Despite COVID-19, nearly 15,000 students from Mexico studied in the United States in 2019-20, representing approximately 1% of the US’s total international student body. If you have been accepted into an accredited program, it’s time to begin the process of getting your student visa from Mexico to the USA.
Application Process for Mexican Students
The five steps below cover the basic requirements for getting your F-1 student visa and studying in the US as an international student from Mexico.
Get accepted and get your I-20: Once an accredited US university accepts you, it will provide you with an I-20 form. This form documents your study plans and provides supporting information about your stay.
Pay your SEVIS fee: The $350 SEVIS fee is a Student and Exchange Visitor Program (SEVP) processing and maintenance charge.
Complete your DS-160 visa application: All prospective international students must complete a DS-160 to receive a F-1 visa.
Schedule your visa interview: Wait times vary by country and can take months. Schedule your appointment as early as possible to allow for delays.
Attend your visa interview: In this step of the F-1 visa application process, the US consulate or embassy confirms you are coming to study as a legitimate, serious student.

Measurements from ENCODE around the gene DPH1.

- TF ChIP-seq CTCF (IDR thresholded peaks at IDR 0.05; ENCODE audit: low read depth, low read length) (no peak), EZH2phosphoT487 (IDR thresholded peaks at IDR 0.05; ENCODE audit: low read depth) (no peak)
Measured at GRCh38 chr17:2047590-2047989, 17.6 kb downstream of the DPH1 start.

The student visa application cost is broken down into two fees: the I-901 SEVIS fee ($350) and the DS-160 form fees ($160). You must apply for your student, nonimmigrant visa within 120 days of your program start date, but you should not wait too long after receiving your acceptance letter because it can take several months to get your US student visa in Mexico.
Requirements for Mexican Students
Before you attend your visa interview, make sure you have the following documents in order. Your F-1 visa application will be denied if you forget to bring the necessary documents to the interview:
A copy of the photo you will use for your visa
DS-160 and I-901 SEVIS payment confirmation pages
School transcript and official test scores you used on your university application
Diploma (if applicable)
Bank statements you submitted with your college application
For more information, or if you need US visa assistance before you leave Mexico, Shorelight advisors are here to help.
Where to Interview for My Student Visa?
US consulates and embassies in Mexico are where you can apply for a visa and schedule your interview. There is one US embassy in Mexico City and nine US consulates across the country. To find your nearest embassy or consulate location, see the links below.
Note that visa interview wait times are listed on each embassy or consulate website, and can fluctuate frequently. Be sure to reach out ahead of schedule to see how long of a wait you should anticipate.
What if I Am Too Late to Schedule My Visa Interview?
If you are late to the USA’s student visa from Mexico application process, do not worry — US consulates and embassies have an expedited interview appointment option for students who are about to start their university programs. But first, you must go through the regular process and pay the visa fees.
To start, complete the online written portion of your application (DS-160), pay the application fee, and schedule your appointment for the first available time, even if it is too late for your program start date. Once this initial paperwork is complete, the consulate will consider your request for a closer appointment date.